The incident nearly took place off-camera after the press conference (full video below) concluded, but moments before the cameras switched off, Greek Prime Minister Kyriakos Mitsotakis leaned over to US President Donald Trump and made a brief correction.
“Greece is paying more than two percent in NATO,” Mitsotakis said, smiling afterward.
The prime minister’s comment came in response to Trump’s statement moments before. The president had questioned why certain European countries were not paying their due share of two percent in the NATO alliance.
“Why isn’t France and why isn’t Germany, and maybe I could say ‘Why isn’t Greece?’” Trump said. “But why aren’t all of these countries… why aren’t they paying?”
He later added: “Why is it that the United States pays and it affects Europe far more than it affects the United States? So why isn’t it that France, Germany and all of those countries in Europe that are so strongly affected — why aren’t they paying? Why is it always [the US]?”
After Mitsotakis corrected Trump and said that Greece pays more than the minimum two percent in NATO, the president responded, “Good. That’s true.”
According to data from the 2018 NATO report provided by Euronews, Greece ranked among five other European countries — Estonia, Poland, Latvia, Lithuania and Britain — that spent more than two percent of their GDP on defense.
Greece also ranked second to only the United States in defense spending — among all NATO countries.
When former Greek Prime Minister Alexis Tsipras visited Washington DC in October 2017, President Trump had applauded Greece for upholding its financial commitment to NATO during his official remarks.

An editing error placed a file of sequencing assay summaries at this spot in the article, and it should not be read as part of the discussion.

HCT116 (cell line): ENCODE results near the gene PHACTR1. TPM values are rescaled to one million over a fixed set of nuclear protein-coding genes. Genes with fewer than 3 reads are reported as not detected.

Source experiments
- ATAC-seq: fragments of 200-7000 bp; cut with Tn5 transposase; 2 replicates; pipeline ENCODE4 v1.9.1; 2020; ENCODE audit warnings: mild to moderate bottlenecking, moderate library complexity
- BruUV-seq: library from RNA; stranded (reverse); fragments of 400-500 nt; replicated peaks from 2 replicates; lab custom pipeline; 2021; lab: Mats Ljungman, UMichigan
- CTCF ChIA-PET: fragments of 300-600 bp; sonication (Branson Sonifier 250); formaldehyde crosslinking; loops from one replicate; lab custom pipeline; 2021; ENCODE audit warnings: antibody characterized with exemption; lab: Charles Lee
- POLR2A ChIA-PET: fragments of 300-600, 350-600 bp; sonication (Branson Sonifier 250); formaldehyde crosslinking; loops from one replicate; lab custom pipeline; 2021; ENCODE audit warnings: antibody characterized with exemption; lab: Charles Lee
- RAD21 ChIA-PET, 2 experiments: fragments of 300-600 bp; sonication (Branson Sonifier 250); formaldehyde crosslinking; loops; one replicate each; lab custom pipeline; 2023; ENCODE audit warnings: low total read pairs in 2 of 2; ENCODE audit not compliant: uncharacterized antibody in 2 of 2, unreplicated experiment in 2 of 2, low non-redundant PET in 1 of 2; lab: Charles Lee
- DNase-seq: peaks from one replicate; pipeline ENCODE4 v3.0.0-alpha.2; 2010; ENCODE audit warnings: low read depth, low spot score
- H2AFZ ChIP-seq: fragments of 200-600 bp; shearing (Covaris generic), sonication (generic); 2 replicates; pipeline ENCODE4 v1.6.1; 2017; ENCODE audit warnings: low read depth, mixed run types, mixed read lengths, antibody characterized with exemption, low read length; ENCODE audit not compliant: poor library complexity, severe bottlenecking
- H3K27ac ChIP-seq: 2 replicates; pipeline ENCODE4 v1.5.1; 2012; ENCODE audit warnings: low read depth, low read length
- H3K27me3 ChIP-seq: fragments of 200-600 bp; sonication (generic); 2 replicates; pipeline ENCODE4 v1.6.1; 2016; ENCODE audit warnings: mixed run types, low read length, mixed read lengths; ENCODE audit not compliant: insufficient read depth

“I also commend Greece for being one of the few NATO countries currently spending at least 2 percent of GDP on defense,” Trump said, later adding, “We also are making great strides in our economic cooperation. The American people stand with the Greek people as they recover from the economic crisis that recently afflicted their nation.”
Yesterday’s speculation — “and maybe I could say ‘Why isn’t Greece?’” — diverged from his previous statement.
The Mitsotakis-Trump meeting came amid recent United States’ tensions with Iran after an American airstrike killed Iranian military commander Qassem Soleimani.
The two met for the second time since the Greek prime minister’s election in July 2019.
During Monday’s Greek Orthodox Epiphany celebrations in Tarpon Springs, Florida, Mitsotakis said that he had planned to inform Trump of “the serious dangers that Turkey’s aggressive and illegal behavior raises for peace and security” in the Eastern Mediterranean while confirming Greece’s role as a “long-term, reliable but also predictable ally” in the region.
An unnamed senior US government official said that Greece has become a “pillar of stability” in the Eastern Mediterranean and that the meeting marked a milestone in Greek-American relations.
“From a source of problems Greece has now become a source of solutions. It is also a pillar of stability that constitutes a crucial piece of America’s broader strategy in the Eastern Mediterranean,” the official told the Athens-Macedonian News Agency on Tuesday.
Watch the press conference
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